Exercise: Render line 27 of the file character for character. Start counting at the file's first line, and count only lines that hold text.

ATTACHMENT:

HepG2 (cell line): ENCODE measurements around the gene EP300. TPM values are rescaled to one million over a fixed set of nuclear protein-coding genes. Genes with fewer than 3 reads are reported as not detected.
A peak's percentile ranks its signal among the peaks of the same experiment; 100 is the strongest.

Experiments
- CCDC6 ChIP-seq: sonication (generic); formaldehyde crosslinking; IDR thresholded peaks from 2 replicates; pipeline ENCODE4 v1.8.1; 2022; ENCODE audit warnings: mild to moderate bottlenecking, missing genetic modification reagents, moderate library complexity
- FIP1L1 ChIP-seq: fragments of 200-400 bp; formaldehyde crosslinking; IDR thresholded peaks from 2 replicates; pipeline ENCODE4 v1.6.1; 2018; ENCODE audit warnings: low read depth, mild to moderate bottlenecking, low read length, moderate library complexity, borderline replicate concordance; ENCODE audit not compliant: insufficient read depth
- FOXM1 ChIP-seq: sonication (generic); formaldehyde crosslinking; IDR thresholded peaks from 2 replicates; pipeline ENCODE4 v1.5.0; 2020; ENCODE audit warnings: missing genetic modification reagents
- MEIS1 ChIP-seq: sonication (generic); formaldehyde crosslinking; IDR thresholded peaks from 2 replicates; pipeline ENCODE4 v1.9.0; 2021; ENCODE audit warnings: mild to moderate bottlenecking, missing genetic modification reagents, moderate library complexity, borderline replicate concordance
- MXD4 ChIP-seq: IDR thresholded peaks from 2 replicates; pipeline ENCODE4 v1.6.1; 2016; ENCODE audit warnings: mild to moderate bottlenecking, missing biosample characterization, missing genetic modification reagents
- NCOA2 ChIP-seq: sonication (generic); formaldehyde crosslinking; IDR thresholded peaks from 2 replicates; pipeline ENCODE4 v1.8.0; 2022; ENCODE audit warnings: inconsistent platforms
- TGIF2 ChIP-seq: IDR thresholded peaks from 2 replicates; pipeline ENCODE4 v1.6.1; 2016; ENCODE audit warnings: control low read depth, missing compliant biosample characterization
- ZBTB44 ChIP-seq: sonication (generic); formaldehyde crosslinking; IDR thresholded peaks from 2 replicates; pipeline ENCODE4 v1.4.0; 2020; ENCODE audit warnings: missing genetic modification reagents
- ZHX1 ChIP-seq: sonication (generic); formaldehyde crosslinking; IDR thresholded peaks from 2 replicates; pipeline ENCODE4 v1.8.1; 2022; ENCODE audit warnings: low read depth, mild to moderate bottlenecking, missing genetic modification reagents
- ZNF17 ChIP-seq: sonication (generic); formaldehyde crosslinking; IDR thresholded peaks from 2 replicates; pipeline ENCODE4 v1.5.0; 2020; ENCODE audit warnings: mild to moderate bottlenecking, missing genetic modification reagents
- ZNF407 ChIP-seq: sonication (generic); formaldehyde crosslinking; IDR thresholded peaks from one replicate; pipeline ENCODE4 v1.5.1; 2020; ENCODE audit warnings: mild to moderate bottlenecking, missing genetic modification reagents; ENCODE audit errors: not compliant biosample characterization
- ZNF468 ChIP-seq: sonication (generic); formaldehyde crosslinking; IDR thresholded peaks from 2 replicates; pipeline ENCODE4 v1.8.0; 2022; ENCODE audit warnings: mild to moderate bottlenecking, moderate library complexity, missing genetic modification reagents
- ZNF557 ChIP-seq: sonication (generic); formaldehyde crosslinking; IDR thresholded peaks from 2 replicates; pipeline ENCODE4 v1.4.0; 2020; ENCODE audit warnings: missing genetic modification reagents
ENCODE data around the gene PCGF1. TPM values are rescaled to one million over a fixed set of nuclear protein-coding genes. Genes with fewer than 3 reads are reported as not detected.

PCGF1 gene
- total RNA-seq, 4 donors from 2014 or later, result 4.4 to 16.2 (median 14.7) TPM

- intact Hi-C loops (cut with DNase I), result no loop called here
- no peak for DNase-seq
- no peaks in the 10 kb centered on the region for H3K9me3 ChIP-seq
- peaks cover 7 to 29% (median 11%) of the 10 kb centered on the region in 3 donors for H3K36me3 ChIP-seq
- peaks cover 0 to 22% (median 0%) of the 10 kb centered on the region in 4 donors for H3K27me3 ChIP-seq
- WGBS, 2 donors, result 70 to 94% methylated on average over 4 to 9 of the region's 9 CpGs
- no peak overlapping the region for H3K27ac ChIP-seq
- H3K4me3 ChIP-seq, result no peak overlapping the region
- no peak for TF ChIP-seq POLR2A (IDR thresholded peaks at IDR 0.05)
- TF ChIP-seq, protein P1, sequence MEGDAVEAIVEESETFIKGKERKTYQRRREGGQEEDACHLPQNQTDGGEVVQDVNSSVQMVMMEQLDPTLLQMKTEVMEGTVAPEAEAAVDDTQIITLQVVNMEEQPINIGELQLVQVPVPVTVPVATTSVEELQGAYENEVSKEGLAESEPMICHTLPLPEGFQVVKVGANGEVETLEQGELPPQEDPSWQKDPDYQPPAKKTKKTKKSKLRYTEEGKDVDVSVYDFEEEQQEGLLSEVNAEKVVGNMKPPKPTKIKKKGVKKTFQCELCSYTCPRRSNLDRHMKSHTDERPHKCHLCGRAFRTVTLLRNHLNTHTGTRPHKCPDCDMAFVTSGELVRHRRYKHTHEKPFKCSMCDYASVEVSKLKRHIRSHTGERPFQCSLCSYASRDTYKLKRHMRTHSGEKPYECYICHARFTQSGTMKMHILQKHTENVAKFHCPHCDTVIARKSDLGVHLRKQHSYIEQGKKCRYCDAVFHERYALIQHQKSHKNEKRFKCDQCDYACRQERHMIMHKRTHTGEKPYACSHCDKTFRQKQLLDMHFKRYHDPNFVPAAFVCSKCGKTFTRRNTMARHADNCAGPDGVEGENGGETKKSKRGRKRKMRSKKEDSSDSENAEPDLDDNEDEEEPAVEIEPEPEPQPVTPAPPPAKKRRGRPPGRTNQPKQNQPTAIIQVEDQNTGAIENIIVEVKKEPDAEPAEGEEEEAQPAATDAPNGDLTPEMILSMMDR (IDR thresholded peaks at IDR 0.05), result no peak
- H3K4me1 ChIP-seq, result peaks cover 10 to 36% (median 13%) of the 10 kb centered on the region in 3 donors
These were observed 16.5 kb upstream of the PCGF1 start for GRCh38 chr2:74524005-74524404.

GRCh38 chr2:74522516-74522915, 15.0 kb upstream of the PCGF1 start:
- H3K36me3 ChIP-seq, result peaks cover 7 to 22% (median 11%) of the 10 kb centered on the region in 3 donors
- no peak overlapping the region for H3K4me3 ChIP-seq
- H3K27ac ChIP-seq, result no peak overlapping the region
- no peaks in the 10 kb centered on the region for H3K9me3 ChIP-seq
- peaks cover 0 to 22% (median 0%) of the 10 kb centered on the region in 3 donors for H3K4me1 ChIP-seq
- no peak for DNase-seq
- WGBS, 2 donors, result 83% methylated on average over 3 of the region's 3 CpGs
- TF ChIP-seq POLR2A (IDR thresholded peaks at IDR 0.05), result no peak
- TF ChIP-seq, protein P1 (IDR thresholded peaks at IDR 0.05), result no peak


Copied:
- H3K4me3 ChIP-seq, result no peak overlapping the region